Tunneling Protocols

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Time
15 hours 43 minutes
Difficulty
Advanced
CEU/CPE
16
Video Transcription
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>> Now, dial-up communication with
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their modems worked for a while,
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but what we found it could be quite costly.
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If I'm a salesperson who travels from city to city,
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me making collect calls back into the office
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>> would cost a lot of money over time,
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>> not to mention the fact that
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>> we were sending data across the public phone lines
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>> and our data wasn't secure,
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>> wasn't encrypted across those phone lines
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in most instances,
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so we needed something more
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>> and that's where we started to look at tunneling.
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>> What tunneling does is it provides encapsulation to
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data packets to help it go
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across a specific type of network,
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and then often the tunneling protocols
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provide authentication and encryption.
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Here we're going to look
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at point-to-point tunneling protocol,
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Layer 2 Tunneling Protocol,
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we'll look at IPsec,
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and then GRE which is Generic Routing Encapsulation.
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The first of the protocols or let me just mention here,
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you can see from network to network,
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we have created the illustration down
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>> at the bottom of VPN tunnel and it's called the tunnel
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>> because they really want us
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>> to envision our data being totally safe
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>> as if it has a pipe wrapped around it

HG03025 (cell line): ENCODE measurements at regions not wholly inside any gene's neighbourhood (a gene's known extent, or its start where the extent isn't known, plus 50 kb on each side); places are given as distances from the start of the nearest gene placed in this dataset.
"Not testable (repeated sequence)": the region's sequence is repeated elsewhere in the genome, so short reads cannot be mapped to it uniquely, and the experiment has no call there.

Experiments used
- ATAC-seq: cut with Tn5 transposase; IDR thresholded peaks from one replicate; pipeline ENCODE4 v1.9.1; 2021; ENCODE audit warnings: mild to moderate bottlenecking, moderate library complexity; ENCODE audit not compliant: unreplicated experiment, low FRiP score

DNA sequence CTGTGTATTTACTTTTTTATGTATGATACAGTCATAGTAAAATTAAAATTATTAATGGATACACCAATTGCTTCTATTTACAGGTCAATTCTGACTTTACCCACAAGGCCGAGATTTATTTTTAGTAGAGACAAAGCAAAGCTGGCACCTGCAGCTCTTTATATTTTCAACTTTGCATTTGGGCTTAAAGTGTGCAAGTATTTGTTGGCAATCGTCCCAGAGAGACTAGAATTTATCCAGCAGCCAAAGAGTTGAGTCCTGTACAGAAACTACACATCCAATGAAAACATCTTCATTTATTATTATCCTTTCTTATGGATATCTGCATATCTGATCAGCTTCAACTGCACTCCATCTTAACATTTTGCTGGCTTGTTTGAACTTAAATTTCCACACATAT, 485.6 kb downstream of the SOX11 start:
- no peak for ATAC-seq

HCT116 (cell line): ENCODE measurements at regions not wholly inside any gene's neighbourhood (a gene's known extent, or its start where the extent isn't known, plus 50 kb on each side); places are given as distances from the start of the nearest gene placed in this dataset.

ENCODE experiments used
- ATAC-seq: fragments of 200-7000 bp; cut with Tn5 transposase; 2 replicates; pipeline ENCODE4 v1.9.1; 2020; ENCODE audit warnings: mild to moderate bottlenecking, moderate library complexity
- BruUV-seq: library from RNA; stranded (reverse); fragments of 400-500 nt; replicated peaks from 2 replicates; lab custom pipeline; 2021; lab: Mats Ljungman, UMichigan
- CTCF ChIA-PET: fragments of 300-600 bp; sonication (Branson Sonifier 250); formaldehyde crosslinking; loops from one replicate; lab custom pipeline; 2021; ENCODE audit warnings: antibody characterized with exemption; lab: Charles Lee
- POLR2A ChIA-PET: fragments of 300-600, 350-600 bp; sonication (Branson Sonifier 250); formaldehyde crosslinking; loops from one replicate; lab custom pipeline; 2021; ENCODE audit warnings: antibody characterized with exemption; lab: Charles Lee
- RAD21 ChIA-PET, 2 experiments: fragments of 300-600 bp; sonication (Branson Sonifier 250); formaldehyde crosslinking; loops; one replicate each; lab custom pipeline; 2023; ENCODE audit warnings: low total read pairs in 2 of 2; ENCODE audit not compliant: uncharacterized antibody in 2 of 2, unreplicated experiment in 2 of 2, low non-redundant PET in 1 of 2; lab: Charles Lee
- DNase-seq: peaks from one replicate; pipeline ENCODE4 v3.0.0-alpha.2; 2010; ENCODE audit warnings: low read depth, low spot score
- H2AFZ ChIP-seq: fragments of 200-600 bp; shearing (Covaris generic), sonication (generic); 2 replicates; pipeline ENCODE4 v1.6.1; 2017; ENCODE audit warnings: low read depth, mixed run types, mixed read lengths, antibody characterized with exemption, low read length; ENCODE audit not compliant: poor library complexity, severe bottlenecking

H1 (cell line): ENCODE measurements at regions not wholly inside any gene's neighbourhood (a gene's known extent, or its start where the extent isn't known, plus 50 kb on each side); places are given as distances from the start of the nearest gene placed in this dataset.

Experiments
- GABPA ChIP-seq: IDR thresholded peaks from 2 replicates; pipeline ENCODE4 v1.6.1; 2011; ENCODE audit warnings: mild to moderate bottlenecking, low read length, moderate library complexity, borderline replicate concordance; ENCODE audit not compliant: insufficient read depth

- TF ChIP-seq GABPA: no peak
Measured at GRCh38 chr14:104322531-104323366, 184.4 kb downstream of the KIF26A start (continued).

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>> that no one from the outside can see.
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>> That idea comes to us from tunneling
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protocols and the idea is these tunneling protocols
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encapsulate the data packets so that external devices
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>> or devices outside the tunnel are
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>> not able to see inside the data packets.
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The first of the tunneling protocols,
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it's one called PPTP,
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Point-to-Point Tunneling Protocol
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>> and this was based on point to point protocol.
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>> I'm sorry, I have so many letters for you guys,
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I really am, but don't worry, there's more.
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Point-to-Point Tunneling Protocol was
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based on Point-to-Point Protocol.
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It still use PAP, CHAP, or EAP for authentication
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>> but what they added was the protocol
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>> MPPE for encryption,
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>> now we get encryption also.
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An MPPE stands for Microsoft Point-to-Point Encryption.
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Now the problem with this is that
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it only worked across IP networks.
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If I was going to connect across
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the Internet PPTP would work for me,
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but at the time
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Point-to-Point Tunneling Protocol came out,
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a lot of lands were connected
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via ATM or frame relay links,
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so it didn't serve those networks.
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Cisco came out with a protocol called L2F,
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which is Layer 2 Forwarding,
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and it provided the means to go across any type